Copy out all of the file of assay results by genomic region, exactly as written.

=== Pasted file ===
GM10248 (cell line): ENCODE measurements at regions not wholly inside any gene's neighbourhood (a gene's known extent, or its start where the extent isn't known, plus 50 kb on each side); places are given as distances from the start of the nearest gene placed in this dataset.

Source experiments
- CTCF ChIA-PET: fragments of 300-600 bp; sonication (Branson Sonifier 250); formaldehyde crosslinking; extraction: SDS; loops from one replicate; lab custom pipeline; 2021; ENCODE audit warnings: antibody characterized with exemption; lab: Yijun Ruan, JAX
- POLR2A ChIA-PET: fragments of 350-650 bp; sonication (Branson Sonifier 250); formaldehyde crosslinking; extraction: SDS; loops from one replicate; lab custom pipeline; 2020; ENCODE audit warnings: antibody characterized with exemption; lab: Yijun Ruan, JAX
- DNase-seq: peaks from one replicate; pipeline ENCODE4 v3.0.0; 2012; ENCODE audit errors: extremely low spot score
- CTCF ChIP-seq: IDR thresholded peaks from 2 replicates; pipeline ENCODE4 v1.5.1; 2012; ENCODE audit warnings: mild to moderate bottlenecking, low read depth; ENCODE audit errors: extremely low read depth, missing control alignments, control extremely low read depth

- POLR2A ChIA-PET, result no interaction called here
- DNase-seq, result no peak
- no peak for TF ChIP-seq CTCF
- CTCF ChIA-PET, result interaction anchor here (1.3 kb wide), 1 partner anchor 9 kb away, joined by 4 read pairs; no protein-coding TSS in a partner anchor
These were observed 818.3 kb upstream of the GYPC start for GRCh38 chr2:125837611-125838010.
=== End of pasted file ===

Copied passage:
GM10248 (cell line): ENCODE measurements at regions not wholly inside any gene's neighbourhood (a gene's known extent, or its start where the extent isn't known, plus 50 kb on each side); places are given as distances from the start of the nearest gene placed in this dataset.

Source experiments
- CTCF ChIA-PET: fragments of 300-600 bp; sonication (Branson Sonifier 250); formaldehyde crosslinking; extraction: SDS; loops from one replicate; lab custom pipeline; 2021; ENCODE audit warnings: antibody characterized with exemption; lab: Yijun Ruan, JAX
- POLR2A ChIA-PET: fragments of 350-650 bp; sonication (Branson Sonifier 250); formaldehyde crosslinking; extraction: SDS; loops from one replicate; lab custom pipeline; 2020; ENCODE audit warnings: antibody characterized with exemption; lab: Yijun Ruan, JAX
- DNase-seq: peaks from one replicate; pipeline ENCODE4 v3.0.0; 2012; ENCODE audit errors: extremely low spot score
- CTCF ChIP-seq: IDR thresholded peaks from 2 replicates; pipeline ENCODE4 v1.5.1; 2012; ENCODE audit warnings: mild to moderate bottlenecking, low read depth; ENCODE audit errors: extremely low read depth, missing control alignments, control extremely low read depth

- POLR2A ChIA-PET, result no interaction called here
- DNase-seq, result no peak
- no peak for TF ChIP-seq CTCF
- CTCF ChIA-PET, result interaction anchor here (1.3 kb wide), 1 partner anchor 9 kb away, joined by 4 read pairs; no protein-coding TSS in a partner anchor
These were observed 818.3 kb upstream of the GYPC start for GRCh38 chr2:125837611-125838010.